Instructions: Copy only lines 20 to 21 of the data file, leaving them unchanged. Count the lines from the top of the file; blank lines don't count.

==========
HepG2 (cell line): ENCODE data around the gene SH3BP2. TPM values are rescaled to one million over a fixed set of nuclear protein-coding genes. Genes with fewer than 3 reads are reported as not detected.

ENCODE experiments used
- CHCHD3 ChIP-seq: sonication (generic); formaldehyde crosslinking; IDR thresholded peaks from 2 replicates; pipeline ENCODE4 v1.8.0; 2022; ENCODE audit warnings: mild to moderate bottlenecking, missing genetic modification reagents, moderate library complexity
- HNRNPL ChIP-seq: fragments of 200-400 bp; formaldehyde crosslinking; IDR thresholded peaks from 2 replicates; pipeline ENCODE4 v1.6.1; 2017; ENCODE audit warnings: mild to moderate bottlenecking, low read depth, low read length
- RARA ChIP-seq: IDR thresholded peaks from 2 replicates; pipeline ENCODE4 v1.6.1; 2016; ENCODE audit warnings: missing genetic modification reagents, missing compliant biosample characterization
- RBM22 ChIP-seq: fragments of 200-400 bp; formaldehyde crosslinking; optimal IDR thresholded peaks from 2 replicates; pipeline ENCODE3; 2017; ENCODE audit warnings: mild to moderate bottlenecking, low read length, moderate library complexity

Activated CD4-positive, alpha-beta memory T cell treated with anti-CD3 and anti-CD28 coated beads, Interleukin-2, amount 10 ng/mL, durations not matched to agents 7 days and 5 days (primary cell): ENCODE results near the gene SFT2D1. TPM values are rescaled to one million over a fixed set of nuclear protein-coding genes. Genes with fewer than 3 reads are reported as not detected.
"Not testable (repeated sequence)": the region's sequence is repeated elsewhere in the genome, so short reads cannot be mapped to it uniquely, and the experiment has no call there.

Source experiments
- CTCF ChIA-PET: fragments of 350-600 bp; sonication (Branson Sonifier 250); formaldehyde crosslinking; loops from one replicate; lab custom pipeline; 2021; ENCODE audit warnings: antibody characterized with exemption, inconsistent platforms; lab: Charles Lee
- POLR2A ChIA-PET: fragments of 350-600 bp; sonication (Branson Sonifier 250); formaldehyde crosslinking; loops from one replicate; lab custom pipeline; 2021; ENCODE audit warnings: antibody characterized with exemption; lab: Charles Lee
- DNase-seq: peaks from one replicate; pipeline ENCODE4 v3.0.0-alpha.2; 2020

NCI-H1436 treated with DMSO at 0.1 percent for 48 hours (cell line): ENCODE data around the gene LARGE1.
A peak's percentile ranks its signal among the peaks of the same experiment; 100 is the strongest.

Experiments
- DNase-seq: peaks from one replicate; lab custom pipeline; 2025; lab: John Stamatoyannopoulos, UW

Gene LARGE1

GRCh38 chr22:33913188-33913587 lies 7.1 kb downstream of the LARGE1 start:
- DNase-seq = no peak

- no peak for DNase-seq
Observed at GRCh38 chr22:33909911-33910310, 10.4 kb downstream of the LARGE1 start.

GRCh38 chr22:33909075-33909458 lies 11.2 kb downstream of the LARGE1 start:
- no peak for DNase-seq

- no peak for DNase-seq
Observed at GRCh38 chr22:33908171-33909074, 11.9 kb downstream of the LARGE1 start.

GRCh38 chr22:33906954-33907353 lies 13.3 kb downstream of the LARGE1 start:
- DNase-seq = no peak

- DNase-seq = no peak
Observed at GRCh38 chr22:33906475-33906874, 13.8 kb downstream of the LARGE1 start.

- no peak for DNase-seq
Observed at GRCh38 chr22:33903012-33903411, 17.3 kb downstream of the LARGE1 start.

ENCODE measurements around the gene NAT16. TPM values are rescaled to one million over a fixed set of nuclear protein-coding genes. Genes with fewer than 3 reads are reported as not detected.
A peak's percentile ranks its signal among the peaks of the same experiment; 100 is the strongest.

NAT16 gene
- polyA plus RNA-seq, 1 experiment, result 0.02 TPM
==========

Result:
- no peak for DNase-seq
Observed at GRCh38 chr22:33909911-33910310, 10.4 kb downstream of the LARGE1 start.